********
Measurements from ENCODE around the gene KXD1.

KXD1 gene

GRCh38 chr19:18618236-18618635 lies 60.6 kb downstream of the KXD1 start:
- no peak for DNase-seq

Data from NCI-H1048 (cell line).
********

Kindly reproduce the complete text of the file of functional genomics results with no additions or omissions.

Measurements from ENCODE around the gene KXD1.

KXD1 gene

GRCh38 chr19:18618236-18618635 lies 60.6 kb downstream of the KXD1 start:
- no peak for DNase-seq

Data from NCI-H1048 (cell line).